"Puerto Rico is the second most expensive jurisdiction for tour guides. And interior designers require more days of education than an emergency medical technician," said Ángel Carrión Tavárez, ILE's Director of Research and Public Policy.

Only three other jurisdictions license interior decorators in the United States. Of the 37 states that license tour guides, most do not require education or experience, while here it is mandatory to have both.

Carrión Tavárez added that the island is among the jurisdictions with the highest professional education requirements for a manicurist license, 1,000 hours; and barbers have more charges in Puerto Rico than in the rest of the 50 states.

Many of these licenses have been found not to protect health or contribute to consumer safety. On the contrary, they prevent more businesses from springing up and limit job creation, according to interviewees.

"In Puerto Rico, people think that for there to be economic development there has to be protection or intervention by the state. What is fundamental is that there be employment opportunities, economic development and greater efficiency in government management," said economist Edwin Ríos, ILE collaborator and former Assistant Secretary of Economic Affairs of the Department of the Treasury.

Turn in the right direction

"The data shows that when (occupational licensing) is eliminated, the economic situation improves," the ILE founder said, citing a 2018 Institute for Justice study that estimated that licensing costs about 2 million jobs each year to the U.S. economy.

President Barack Obama was the one who started occupational licensing reforms, and Donald Trump and Joe Biden have continued, Rodriguez said.

Therefore, in recent years, there have been 39 states that have eliminated or modified several of them, and many others are reviewing them. For example, Iowa and Nevada eliminated the travel agent license; Florida removed the interior decorator license; and Nebraska, Florida, Minnesota and Mississippi no longer require licensing of makeup artists.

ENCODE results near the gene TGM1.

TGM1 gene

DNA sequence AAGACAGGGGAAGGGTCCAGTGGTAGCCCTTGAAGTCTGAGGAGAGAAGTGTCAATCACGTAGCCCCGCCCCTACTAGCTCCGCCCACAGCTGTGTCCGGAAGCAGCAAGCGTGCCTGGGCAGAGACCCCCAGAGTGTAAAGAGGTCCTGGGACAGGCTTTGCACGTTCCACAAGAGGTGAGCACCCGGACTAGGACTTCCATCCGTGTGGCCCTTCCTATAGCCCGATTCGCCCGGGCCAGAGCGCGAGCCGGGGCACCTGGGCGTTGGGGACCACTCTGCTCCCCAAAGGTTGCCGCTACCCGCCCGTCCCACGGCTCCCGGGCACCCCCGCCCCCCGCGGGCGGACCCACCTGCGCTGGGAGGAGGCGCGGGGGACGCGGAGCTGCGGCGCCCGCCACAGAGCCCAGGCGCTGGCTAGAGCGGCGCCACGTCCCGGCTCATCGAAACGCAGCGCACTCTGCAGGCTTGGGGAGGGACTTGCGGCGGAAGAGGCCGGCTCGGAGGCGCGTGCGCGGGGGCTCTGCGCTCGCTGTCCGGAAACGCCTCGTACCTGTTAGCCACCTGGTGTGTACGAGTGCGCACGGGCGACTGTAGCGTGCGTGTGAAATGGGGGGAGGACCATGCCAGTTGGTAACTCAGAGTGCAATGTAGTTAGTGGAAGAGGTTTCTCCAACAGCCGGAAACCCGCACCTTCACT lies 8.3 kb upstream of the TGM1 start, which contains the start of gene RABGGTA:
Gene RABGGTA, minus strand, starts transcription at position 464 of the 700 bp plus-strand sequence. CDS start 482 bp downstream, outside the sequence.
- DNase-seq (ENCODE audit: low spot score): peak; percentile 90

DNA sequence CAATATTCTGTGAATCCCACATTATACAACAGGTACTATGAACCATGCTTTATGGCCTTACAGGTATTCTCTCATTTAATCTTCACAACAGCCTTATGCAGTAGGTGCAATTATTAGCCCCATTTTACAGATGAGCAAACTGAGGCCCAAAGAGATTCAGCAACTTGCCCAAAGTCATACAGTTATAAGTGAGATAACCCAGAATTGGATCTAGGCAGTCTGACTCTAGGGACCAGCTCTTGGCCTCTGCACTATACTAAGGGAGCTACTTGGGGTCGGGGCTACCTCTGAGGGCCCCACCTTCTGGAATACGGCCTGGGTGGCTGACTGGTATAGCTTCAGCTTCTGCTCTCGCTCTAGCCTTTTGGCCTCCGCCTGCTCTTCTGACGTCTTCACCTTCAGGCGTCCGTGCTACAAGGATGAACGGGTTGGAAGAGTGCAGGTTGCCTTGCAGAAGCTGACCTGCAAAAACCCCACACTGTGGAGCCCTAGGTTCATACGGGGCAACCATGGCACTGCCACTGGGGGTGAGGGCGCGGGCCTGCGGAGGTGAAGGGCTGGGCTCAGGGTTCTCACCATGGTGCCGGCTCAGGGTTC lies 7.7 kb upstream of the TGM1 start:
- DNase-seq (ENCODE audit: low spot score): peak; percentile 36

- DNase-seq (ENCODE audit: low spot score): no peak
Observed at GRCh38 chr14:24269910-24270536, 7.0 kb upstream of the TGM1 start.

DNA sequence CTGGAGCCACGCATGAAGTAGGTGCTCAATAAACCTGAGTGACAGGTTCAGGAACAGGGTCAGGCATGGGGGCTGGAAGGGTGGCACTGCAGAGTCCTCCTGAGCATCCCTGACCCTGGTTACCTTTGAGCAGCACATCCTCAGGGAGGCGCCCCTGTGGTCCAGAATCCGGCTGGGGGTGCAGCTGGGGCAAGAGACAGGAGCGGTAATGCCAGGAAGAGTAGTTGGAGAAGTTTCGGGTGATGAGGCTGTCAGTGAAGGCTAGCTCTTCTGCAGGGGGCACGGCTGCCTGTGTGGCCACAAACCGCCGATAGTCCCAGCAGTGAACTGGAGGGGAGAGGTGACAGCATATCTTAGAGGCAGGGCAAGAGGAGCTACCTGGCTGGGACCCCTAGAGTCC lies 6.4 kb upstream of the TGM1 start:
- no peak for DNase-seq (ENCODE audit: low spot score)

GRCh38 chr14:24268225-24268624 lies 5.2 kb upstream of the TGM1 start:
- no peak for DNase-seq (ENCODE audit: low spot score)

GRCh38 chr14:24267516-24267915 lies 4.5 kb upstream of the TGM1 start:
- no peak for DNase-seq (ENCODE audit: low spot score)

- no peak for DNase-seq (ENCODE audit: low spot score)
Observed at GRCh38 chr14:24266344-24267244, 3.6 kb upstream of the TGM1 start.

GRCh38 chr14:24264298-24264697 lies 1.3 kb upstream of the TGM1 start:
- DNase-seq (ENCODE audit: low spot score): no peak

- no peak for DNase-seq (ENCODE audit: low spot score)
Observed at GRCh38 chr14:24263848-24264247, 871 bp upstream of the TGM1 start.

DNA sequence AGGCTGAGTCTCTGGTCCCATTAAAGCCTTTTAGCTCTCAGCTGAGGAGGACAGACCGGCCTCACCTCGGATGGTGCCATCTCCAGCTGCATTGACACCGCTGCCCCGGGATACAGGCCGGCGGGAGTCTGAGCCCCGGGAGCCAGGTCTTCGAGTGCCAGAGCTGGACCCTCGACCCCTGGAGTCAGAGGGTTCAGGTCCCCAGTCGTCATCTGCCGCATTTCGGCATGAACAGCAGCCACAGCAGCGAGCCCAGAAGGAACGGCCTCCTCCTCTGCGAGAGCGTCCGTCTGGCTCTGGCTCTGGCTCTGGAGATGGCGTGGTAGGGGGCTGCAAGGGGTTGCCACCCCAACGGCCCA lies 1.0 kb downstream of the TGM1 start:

"We are not talking about no state intervention," clarified economist Juan Lara, who also collaborates with ILE, explaining that the recommendation is for the government to periodically review the licenses and justify whether they should continue, or if it is better to eliminate them.

They also suggest reducing the cost of such licenses, allowing mobility -that is, that if someone has a license from another state, he or she can practice in Puerto Rico and vice versa-, and that ex-convicts can obtain an occupational license. All four recommendations, however, require legislation.

At the moment, there are legislators willing to submit bills on the periodic evaluation of licenses and on mobility, according to Rodríguez.

Meanwhile, there is already a measure filed to allow those released from prison to obtain an occupational license, Rodriguez said. In the United States, 21 states as well as the District of Columbia also allow this.

Those interviewed feel confident that lawmakers will approve of the proposed changes.

"The people are hungry for change," said Carrión Tavárez.

This article was originally published in Spanish by El Nuevo Dia.